Student 2: Some experience in digital signal processing and machine learning, Python programming, Programming cloud service, Basic knowledge of data-base design and programming (e.g., MYSQL)

Recommended Web sites and publications: 
   Amir M. Rahmani, Tuan Nguyen Gia, Behailu Negash, Arman Anzanpour, Iman Azimi, Mingzhe Jiang, Pasi Liljeberg, "Exploiting Smart E-Health Gateways at the Edge of Healthcare Internet-of-Things: A Fog Computing Approach," Elsevier Journal of Future Generation Computer Systems (Elsevier- FGCS), 2017.: https://www.researchgate.net/publication/313471512_Exploiting_Smart_E-Health_Gateways_at_the_Edge_of_Healthcare_Internet-of-Things_A_Fog_Computing_Approach
   Exploiting Smart E-Health Gateways at the Edge of Healthcare Internet-of-Things: A Fog Computing Approach: https://www.researchgate.net/publication/313471512_Exploiting_Smart_E-Health_Gateways_at_the_Edge_of_Healthcare_Internet-of-Things_A_Fog_Computing_Approach
   Tuan Nguyen Gia, Ming-Zhe Jiang, Amir M. Rahmani, Tomi Westerlund, Pasi Liljeberg, Hannu Tenhunen, “Fog Computing in Healthcare Internet-of-Things: A Case Study on ECG Feature Extraction,” in Proc. of IEEE International Conference on Computer and Information Technology (CIT’15), 2015, UK.: https://www.researchgate.net/publication/281176022_Fog_Computing_in_Healthcare_Internet-of- Things_A_Case_Study_on_ECG_Feature_Extraction
   Arman Anzanpour, Amir M. Rahmani, Pasi Liljeberg, Hannu Tenhunen, “Context-Aware Early Warning System for In-Home Healthcare Using Internet-of-Things”, in Proc. of International Conference on IoT Technologies for HealthCare (HealthyIoT’15), Springer LNICST, 2015, Italy.: https://www.researchgate.net/publication/281175785_Context-Aware_Early_Warning_System_for_In- Home_Healthcare_Using_Internet-of-Things



 Project #4:  Improving TextDB Interface for Powerful IoT Data Analytics
Faculty Mentor:  Professor Chen LiComputer Science

Description:  Many companies and organizations need software solutions to harvest valuable knowledge from large amounts of data especially in IoT applications. One of the important IoT domains is social media (e.g., tweets, Facebook messages, and Weibo), where humans are acting “as sensors” to produce a huge amount of information at an unprecedented speed. Analyzing this type of information is very critical to researchers and practitioners to gain insights and make time-critical decisions.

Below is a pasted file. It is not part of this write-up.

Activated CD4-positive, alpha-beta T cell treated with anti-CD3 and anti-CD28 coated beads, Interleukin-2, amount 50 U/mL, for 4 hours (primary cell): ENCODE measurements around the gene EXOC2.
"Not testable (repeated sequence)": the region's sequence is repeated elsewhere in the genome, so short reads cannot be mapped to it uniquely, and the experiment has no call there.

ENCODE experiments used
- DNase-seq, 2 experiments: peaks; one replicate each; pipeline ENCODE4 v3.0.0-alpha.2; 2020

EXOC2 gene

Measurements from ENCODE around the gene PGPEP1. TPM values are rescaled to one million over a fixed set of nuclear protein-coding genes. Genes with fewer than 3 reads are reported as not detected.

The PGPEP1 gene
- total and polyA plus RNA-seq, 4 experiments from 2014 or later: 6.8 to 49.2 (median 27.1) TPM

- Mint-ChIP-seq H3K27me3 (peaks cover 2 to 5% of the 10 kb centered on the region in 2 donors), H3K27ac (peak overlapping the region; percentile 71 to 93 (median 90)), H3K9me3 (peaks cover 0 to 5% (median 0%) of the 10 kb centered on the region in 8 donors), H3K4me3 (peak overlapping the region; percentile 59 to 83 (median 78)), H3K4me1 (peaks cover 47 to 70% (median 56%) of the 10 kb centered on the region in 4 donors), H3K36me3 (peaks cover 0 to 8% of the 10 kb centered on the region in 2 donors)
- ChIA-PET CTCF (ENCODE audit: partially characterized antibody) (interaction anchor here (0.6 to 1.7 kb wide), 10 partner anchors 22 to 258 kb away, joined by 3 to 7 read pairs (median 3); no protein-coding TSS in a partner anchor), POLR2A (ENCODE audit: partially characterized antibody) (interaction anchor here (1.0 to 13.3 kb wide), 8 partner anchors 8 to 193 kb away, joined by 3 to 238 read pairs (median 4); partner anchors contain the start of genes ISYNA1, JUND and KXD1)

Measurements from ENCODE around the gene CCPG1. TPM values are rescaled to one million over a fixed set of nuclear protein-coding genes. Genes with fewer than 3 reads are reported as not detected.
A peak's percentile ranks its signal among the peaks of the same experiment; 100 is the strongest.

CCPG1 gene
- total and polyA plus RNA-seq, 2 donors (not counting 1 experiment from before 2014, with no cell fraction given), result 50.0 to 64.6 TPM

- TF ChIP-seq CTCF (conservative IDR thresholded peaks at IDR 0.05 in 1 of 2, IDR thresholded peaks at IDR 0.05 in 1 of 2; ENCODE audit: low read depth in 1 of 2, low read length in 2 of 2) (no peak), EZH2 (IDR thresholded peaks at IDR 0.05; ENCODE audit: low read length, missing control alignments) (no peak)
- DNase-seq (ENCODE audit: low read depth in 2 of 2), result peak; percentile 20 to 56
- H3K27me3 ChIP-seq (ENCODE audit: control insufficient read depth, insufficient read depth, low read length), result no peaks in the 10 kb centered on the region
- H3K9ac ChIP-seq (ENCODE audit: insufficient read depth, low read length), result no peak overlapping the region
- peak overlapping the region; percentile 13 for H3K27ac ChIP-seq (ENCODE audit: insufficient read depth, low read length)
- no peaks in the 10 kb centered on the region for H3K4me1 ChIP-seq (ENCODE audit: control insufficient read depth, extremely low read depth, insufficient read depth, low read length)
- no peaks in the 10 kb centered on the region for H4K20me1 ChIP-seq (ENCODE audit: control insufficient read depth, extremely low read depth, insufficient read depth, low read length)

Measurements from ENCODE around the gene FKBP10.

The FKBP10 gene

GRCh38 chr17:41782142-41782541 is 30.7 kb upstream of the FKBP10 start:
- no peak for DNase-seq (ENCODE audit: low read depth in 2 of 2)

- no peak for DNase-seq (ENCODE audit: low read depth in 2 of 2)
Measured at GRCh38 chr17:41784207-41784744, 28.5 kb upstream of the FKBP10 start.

To achieve the goal, we are actively developing an open source project called TextDB [1], a data-analysis system to support declarative and GUI-based text analytics. Our goal is to (1) modularize common computation as basic operators; (2) provide a GUI for developers to form a workflow plan declaratively without writing code; (3) allow developers to debug the plan by pausing/resuming its execution, exploring and tracing intermediate results; (4) support indexing whatever possible to improve performance; (5) allow other packages in various languages (e.g., Python, R) to be wrapped and integrated; and (6) support text analytics as a Web-based service. Our vision is to free developers from low-level computation so that they can focus on their main business logic. The system is currently used by Public Health researchers at UCI to conduct tweet analysis related to climate change.

Student Involvement and Expected outcome: The selected student will work closely with the TextDB team to improve the existing user interface (UI) of TextDB [2] to increase its usability and add more functionalities. Since the project is open source and follows a rigorous software engineering practice, the student will have an excellent opportunity to gain experience of software development. The student will have the chance to learn various techniques and tools such as git, wiki, Java, maven, and javascript. The student will also interact with existing users of the system to collect their feedback for improvements. The expected outcome will be a more powerful UI for the system.

TextDB is a success of previous SURF programs. The leading student of the system was a SURF fellow in 2016, who made significant contributions to the system and benefited from the project. Also a demo paper of the system [3] recently won the Best Demo paper award at the ICDE 2017 conference, a prestigious venue in the database research community. We expect the new SURF fellow to continue the success in the project.

Prerequisites: Candidates should have experiences in frontend development and are familiar with HTML, CSS, JavaScript, JQuery, and Angular2. More importantly, they should also have a strong desire to learn new knowledge and “get things done” before deadlines.

Recommended Web sites and publications: 
   TextDB project: https://github.com/TextDB/textdb
   Current GUI: http://textdb.ics.uci.edu/climate
   ICDE 2017 demo paper: https://chenli.ics.uci.edu/files/icde2017-textdb-demo.pdf



 Project #5:  Interactive Projected Augmented Reality on Table-Top Objects
Faculty Mentor:  Professor Aditi MajumderComputer Science

Description:  Additional Faculty Mentor: Gopi Meenakshisundaram, Computer Science (gopi@uci.edu)